There is no evidence that Hamlet was insane.
Was he depressed by the death of his father? Sure. Angry at the hasty marriage of his mother to his uncle? Why not. Shocked and horrified by what the ghost tells him about the murder? No doubt. Upset at his girlfriend, Ophelia, for being used by her father, Polonius? Yes. Disgusted by his mother's shallowness and sexuality? Absolutely. Overwhelmed by the task of revenge given to him? Unquestionably.
Actually, considering all of what Hamlet has to deal with, he does pretty well. Nothing in his behavior would suggest insanity. There is no question, in his effort to annoy and sting and expose the guilt of the King, Hamlet acts insane, but this is but part of his plan to "catch the conscience of the King."
Furthermore, no one really thinks Hamlet is insane. Even Polonius, who's not all that swift, says "Though this be madness, yet there is a method in't.—" Madness for a reason is hardly madness.
And here's Hamlet, himself, on the subject: "I am but mad north-north-west. When the wind is southerly I know a hawk from a handsaw."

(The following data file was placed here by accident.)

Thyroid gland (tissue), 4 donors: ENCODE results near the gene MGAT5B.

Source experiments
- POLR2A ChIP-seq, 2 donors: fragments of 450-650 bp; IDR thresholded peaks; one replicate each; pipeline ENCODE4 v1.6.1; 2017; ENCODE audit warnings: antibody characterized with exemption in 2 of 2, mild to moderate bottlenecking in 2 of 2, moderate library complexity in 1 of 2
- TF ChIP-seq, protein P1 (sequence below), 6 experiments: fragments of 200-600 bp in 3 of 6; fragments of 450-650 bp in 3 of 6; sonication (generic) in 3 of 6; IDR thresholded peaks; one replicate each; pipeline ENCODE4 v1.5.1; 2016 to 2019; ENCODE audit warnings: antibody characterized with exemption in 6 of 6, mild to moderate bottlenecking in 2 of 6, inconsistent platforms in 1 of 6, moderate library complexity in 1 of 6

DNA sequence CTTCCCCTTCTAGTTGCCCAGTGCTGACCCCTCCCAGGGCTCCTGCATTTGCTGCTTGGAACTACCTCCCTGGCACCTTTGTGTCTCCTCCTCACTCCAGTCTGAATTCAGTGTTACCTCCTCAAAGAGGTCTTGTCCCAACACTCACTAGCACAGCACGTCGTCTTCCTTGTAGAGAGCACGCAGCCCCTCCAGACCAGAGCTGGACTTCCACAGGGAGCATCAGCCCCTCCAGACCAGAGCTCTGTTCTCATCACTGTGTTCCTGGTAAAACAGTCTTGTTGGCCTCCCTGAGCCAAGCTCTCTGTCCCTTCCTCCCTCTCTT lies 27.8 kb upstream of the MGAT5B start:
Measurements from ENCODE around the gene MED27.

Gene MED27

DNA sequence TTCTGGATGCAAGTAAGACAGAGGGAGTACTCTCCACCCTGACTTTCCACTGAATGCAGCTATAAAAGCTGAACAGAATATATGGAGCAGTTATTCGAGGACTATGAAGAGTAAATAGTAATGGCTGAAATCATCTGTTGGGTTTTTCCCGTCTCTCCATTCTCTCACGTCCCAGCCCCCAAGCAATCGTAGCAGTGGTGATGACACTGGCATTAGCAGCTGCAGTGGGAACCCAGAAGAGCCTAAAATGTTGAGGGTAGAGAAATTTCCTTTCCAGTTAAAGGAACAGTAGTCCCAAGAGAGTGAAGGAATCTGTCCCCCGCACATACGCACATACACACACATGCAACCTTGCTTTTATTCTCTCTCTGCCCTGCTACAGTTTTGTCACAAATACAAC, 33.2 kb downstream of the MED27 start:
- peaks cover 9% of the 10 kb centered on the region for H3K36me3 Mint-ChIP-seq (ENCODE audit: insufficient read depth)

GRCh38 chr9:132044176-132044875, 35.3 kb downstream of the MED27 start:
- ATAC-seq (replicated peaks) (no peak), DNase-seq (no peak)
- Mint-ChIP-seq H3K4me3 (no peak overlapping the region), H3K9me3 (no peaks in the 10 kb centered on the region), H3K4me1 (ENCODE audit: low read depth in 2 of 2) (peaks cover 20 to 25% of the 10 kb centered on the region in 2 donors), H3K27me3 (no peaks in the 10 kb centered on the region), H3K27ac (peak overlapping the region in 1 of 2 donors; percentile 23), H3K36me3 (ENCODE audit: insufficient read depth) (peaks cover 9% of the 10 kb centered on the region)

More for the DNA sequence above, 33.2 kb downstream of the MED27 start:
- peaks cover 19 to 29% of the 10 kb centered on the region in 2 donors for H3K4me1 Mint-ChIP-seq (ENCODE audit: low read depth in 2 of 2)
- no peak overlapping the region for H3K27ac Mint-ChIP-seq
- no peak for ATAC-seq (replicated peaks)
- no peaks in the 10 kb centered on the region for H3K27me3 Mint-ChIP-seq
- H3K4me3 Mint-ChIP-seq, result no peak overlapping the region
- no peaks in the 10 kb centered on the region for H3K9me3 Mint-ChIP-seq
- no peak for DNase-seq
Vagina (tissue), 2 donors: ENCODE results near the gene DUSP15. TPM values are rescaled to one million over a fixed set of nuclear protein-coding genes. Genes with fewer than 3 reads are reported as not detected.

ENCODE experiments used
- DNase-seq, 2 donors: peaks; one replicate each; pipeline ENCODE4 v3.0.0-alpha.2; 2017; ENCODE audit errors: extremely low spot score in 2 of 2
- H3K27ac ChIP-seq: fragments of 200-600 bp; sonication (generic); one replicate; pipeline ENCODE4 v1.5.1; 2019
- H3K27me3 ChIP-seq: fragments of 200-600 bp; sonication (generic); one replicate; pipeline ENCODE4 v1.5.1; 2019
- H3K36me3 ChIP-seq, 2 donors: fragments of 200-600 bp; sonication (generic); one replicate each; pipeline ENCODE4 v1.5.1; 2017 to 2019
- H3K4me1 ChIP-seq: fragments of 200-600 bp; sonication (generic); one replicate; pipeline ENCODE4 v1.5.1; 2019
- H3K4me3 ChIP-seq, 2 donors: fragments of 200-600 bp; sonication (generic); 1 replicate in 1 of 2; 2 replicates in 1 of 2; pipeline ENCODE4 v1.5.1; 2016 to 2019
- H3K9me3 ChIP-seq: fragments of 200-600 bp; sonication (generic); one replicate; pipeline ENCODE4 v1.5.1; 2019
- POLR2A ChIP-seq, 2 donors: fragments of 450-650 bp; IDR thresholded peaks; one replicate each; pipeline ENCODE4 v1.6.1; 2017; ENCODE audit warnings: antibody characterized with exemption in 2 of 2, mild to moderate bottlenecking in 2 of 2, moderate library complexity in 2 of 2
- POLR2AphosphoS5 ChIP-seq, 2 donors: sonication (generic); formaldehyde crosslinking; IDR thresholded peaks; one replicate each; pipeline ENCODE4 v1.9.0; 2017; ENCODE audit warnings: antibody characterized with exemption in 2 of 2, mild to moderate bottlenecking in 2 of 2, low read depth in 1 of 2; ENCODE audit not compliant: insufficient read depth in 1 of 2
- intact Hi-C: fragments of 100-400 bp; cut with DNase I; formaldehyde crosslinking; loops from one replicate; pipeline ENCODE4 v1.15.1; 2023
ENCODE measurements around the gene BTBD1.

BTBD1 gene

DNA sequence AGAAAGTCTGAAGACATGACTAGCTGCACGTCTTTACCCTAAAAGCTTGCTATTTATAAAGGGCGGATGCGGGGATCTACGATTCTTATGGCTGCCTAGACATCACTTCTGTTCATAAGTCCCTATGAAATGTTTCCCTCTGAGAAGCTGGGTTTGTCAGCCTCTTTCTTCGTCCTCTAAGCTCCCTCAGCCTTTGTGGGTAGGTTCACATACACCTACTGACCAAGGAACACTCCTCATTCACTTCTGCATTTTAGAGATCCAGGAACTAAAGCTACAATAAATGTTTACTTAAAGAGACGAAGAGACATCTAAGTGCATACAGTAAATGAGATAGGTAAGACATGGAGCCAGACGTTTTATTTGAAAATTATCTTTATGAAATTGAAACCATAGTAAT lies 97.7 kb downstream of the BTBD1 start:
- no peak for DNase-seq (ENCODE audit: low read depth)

So, Hamlet, when it suits him, may act insane (and he's very fond of the craft of acting), but he's not insane.
Hamlet feigns madness in a clever plot to conceal his true intentions and feelings toward Claudius and his mother. Hamlet’s madness is never really proven nor is it disapproved through-out the play. His ambiguity in nature is what makes him such a complex character. Hamlet was experiencing rage and severe anger which leads one to be aware that he was experiencing a psychological impact following his father's murder, but that does not make him mad. Hamlet is aware that if he fakes being mad that he will confuse Claudius. Claudius will not sense him as a threat for the throne.